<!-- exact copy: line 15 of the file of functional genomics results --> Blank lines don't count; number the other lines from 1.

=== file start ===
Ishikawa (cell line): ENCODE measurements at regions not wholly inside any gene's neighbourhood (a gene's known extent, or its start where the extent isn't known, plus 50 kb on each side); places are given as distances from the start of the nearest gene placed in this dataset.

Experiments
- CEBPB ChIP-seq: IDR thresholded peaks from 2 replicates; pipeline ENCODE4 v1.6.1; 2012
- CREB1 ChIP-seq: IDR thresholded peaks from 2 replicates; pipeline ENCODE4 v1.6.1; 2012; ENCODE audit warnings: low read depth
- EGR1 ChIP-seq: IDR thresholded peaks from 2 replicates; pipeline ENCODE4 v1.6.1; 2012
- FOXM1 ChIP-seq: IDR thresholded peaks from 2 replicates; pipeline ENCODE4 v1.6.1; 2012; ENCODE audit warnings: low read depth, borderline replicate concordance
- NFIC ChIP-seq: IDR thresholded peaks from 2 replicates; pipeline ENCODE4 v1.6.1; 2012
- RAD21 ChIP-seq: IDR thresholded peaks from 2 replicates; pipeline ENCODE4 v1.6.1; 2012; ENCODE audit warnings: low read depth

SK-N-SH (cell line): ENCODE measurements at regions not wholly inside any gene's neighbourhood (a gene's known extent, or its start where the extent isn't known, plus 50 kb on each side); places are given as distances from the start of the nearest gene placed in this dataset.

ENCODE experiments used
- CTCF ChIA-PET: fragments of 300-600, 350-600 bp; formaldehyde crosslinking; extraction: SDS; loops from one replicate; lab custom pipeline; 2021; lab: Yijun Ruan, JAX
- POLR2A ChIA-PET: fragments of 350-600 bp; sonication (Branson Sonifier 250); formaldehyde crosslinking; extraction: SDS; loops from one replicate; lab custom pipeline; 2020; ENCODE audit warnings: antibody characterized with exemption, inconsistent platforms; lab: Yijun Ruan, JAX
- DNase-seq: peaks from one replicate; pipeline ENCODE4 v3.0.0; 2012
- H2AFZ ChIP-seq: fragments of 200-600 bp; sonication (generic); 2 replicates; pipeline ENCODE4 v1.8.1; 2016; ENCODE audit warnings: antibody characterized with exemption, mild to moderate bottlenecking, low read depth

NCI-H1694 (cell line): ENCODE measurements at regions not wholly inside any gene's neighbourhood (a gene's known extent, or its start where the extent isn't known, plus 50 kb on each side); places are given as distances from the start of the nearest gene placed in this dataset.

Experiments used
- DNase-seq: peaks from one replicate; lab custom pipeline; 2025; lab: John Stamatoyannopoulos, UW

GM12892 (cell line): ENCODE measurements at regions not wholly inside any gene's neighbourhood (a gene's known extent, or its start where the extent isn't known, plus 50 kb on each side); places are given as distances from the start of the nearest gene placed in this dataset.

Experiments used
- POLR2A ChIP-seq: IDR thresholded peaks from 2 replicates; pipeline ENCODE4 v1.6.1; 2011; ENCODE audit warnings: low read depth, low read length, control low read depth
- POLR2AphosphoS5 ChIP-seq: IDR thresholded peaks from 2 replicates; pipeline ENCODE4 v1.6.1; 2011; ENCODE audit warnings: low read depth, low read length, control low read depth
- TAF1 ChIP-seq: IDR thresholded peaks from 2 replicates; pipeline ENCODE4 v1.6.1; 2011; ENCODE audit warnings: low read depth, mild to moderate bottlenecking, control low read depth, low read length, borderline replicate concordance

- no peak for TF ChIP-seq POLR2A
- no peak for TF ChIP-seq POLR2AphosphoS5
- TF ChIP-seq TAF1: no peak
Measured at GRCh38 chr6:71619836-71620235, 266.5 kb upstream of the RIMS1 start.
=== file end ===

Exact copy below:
NCI-H1694 (cell line): ENCODE measurements at regions not wholly inside any gene's neighbourhood (a gene's known extent, or its start where the extent isn't known, plus 50 kb on each side); places are given as distances from the start of the nearest gene placed in this dataset.